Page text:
Currently running on Kickstarer, DaptKey takes some of the best features from each and incorporates them into a new unit that features genuine Cherry MX keys – with OLED displays, and several large OLED dials.
Do we need more desktop consoles?
DaptKey is joining an already decent collection of other consoles that are on the market. Loupedeck, Elgato and TourBox all have several different models out there with different features and capabilities. Probably the most versatile for creators is the Loupedeck CT (buy here).
So how does this one compare to the Loupedeck CT? Well, it looks like an interesting alternative. One feature it seems to share with the Loupedeck CT (five times) is that it contains large dials with OLEDs on top. Whether these offer the same functionality as the Loupedeck CT dial, with three separate touch areas on the display, is unknown.
Overall, though, the presence of several large dials, rather then one large dial and a number of smaller, thinner dials, is very welcome. If you’ve got several adjustments that you need to make on a regular basis, having them already all set up on separate dials is a lot quicker than pushing buttons and sifting menus to make the dial change the setting that you want.
It also has OLED displays on the Cherry MX keys. These change as you scroll through your different pages of buttons.
While it might have some common features with similar devices, it does offer advantages for certain types of user with certain workflows. So, the more the merrier, I say, when it comes to desktop consoles. I’m not sure any one company’s nailed perfection in design yet. So, let the competition keep pushing each other!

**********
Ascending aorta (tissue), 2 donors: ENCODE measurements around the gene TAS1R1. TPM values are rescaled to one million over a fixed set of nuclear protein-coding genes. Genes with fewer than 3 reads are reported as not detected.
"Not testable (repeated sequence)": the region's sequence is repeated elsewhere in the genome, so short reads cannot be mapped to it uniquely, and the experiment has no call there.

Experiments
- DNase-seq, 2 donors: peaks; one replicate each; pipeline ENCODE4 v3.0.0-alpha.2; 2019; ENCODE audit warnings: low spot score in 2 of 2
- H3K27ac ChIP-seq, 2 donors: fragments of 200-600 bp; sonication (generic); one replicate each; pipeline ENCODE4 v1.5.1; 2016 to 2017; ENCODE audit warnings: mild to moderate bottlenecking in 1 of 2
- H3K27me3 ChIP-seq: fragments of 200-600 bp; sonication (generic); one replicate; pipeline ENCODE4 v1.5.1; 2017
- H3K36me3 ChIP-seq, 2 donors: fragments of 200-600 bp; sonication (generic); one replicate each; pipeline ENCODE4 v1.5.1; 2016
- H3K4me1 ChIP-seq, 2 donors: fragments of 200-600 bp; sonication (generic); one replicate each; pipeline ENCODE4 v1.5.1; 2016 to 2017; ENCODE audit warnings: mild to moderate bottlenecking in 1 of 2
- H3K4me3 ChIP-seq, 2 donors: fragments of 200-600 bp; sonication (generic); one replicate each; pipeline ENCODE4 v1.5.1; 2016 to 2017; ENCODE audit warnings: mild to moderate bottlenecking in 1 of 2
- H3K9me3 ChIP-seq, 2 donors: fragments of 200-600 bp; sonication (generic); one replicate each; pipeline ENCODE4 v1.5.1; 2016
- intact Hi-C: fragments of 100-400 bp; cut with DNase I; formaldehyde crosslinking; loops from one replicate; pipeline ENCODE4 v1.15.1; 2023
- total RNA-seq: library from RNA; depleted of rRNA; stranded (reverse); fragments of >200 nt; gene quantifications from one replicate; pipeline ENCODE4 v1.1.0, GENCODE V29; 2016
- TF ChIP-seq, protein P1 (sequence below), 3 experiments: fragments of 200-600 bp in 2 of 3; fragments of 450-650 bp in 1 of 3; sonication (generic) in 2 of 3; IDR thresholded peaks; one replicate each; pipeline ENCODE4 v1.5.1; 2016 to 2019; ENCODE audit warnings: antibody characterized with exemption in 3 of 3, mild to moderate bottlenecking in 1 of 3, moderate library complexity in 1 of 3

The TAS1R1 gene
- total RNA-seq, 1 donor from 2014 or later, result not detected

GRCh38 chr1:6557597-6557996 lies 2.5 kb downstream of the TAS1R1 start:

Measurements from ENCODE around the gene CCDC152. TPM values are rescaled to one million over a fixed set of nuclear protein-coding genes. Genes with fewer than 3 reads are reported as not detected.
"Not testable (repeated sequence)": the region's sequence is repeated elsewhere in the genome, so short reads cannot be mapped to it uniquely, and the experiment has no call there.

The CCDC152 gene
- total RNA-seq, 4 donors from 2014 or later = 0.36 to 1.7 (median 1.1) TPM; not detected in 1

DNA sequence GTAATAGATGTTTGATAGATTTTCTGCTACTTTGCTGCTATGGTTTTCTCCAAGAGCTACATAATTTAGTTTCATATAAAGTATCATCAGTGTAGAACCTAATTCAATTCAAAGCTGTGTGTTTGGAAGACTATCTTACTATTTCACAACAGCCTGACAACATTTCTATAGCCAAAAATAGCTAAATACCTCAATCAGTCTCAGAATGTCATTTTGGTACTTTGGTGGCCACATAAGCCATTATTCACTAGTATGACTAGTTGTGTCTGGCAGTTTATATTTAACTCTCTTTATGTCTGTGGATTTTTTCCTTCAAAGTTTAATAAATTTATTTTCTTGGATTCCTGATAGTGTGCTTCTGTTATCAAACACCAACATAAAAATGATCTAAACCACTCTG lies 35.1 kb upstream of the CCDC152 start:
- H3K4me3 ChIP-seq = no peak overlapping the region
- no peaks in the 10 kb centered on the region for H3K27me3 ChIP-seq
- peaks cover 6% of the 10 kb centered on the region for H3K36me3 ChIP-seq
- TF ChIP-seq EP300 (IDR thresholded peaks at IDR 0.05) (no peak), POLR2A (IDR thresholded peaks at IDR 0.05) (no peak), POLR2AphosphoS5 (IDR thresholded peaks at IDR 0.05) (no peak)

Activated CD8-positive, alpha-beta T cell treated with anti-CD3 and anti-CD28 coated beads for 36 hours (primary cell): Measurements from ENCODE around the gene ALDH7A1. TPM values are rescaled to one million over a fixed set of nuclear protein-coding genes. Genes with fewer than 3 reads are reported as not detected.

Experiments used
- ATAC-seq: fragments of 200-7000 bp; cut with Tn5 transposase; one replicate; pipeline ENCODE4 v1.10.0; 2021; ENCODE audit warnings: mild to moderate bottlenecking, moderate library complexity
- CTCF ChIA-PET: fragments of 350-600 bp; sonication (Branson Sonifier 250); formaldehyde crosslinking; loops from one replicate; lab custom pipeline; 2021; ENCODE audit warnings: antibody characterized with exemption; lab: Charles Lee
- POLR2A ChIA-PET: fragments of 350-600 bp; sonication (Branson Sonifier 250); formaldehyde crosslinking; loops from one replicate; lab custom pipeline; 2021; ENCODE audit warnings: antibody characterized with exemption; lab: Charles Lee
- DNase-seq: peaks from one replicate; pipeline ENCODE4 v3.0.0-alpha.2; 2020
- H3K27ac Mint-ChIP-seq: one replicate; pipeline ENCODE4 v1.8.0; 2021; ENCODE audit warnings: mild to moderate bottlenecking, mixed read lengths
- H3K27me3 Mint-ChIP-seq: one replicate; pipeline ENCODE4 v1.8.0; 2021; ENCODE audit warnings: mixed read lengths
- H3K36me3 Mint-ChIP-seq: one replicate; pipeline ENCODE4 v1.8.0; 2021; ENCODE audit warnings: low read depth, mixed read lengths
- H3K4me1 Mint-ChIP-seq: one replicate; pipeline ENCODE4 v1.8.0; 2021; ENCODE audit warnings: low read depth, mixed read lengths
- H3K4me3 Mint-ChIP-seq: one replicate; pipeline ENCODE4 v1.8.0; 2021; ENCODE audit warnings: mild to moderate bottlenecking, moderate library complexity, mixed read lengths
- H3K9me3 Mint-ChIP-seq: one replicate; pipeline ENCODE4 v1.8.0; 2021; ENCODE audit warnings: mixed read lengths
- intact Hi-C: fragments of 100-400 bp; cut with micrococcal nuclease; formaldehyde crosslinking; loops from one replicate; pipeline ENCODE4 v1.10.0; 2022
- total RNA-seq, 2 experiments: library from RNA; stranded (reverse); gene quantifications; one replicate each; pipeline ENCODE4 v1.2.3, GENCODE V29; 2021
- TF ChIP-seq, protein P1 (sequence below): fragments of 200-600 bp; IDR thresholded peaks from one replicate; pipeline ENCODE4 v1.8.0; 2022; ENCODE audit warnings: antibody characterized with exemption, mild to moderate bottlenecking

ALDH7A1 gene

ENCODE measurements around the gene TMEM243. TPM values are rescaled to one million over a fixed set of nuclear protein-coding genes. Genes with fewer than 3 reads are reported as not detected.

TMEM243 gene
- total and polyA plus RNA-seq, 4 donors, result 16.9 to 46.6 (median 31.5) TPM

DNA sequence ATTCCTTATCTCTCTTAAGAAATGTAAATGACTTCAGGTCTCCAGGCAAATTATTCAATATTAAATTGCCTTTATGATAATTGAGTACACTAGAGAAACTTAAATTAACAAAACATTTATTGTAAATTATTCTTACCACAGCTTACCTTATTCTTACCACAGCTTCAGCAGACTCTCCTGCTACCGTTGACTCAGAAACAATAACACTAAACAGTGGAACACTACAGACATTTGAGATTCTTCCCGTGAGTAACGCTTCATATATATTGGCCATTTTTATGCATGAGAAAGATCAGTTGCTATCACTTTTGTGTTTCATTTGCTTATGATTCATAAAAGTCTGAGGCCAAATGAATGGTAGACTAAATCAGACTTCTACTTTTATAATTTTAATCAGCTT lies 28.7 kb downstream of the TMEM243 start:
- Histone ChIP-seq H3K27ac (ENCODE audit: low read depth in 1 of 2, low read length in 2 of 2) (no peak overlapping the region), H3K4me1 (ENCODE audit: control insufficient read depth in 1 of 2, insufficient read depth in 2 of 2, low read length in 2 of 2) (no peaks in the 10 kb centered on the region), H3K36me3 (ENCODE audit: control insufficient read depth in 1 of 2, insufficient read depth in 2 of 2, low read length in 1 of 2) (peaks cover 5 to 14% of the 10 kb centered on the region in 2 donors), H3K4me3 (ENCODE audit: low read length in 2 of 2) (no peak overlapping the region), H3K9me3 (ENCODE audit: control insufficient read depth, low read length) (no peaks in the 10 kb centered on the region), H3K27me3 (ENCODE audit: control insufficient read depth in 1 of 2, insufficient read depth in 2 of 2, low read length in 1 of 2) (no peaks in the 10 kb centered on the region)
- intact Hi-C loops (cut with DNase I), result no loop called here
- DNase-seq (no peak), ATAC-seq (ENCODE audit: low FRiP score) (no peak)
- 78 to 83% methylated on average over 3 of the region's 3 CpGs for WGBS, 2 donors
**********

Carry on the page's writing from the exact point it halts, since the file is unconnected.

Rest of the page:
Create hundreds of macros
There are 20 Cherry MX keys, arranged in a 5×4 grid, along with the five large dials. These can be configured to run pretty much any shortcut keystroke you wish. It’s compatible with Linux, Mac and Windows.
The Kickstarter campaign page says it’s compatible with a number of popular applications including Adobe Photoshop, Illustrator, After Effects and Premiere Pro, Final Cut Pro, Blender, and others. Whether or not this is some kind of native API support, as it typically is with the Loupedeck CT or not is unknown.
If it features native API support for those applications, that means it can communicate back and forth with those applications. This means that as you switch apps, the device automatically updates itself. It also means you can send commands to applications running in the background.
If it does not have native API support, then that means you’re relying on mapping buttons to shortcut keys and then sending them only to the currently active application.
The DaptKey software, though, like the Loupedeck CT software, is free to download. The company says it’s easy to use with a simplified interface, and there are a number of detailed instructional videos to help you get started.
One of the features implemented into the DaptKey that seems to have been largely ignored with other devices is ergonomics – oddly enough. Well, one particular aspect of the ergonomics.
The DaptKey actually features adjustable feet, like a keyboard, that lets you tilt the back end of the unit up, with the dials facing you at more of an angle instead of flat to the desk.
Adjustable feet is something I wish was on the Loupedeck CT to tilt it up a little bit. Fortunately, there are a number of 3D printed solutions to this problem for the Loupedeck CT.
Price and Availability
The DaptKey desktop console is currently running on Kickstarter. Pledges start at $189 for super early birds. Even once it goes retail, it will cost $358, which is significantly less than the price of the Loupedeck CT at $559.
Items are expected to start shipping in December.